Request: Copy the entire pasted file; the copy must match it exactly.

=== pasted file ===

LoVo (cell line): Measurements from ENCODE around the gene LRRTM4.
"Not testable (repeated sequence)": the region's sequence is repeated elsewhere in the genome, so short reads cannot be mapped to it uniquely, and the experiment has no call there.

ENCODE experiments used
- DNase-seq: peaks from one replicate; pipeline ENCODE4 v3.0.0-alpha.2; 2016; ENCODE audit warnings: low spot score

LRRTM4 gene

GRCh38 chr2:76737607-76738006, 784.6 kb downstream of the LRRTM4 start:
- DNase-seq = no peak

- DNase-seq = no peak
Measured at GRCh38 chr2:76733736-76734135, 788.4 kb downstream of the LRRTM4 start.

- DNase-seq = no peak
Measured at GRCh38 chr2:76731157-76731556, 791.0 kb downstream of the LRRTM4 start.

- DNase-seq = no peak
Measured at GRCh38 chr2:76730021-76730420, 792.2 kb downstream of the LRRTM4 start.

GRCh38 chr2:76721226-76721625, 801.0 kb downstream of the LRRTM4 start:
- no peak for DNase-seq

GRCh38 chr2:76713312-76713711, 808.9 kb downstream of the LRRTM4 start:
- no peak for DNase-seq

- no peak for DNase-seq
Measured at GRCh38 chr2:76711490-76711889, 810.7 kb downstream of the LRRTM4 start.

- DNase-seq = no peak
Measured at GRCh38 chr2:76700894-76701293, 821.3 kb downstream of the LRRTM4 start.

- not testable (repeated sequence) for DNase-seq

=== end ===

LoVo (cell line): Measurements from ENCODE around the gene LRRTM4.
"Not testable (repeated sequence)": the region's sequence is repeated elsewhere in the genome, so short reads cannot be mapped to it uniquely, and the experiment has no call there.

ENCODE experiments used
- DNase-seq: peaks from one replicate; pipeline ENCODE4 v3.0.0-alpha.2; 2016; ENCODE audit warnings: low spot score

LRRTM4 gene

GRCh38 chr2:76737607-76738006, 784.6 kb downstream of the LRRTM4 start:
- DNase-seq = no peak

- DNase-seq = no peak
Measured at GRCh38 chr2:76733736-76734135, 788.4 kb downstream of the LRRTM4 start.

- DNase-seq = no peak
Measured at GRCh38 chr2:76731157-76731556, 791.0 kb downstream of the LRRTM4 start.

- DNase-seq = no peak
Measured at GRCh38 chr2:76730021-76730420, 792.2 kb downstream of the LRRTM4 start.

GRCh38 chr2:76721226-76721625, 801.0 kb downstream of the LRRTM4 start:
- no peak for DNase-seq

GRCh38 chr2:76713312-76713711, 808.9 kb downstream of the LRRTM4 start:
- no peak for DNase-seq

- no peak for DNase-seq
Measured at GRCh38 chr2:76711490-76711889, 810.7 kb downstream of the LRRTM4 start.

- DNase-seq = no peak
Measured at GRCh38 chr2:76700894-76701293, 821.3 kb downstream of the LRRTM4 start.

- not testable (repeated sequence) for DNase-seq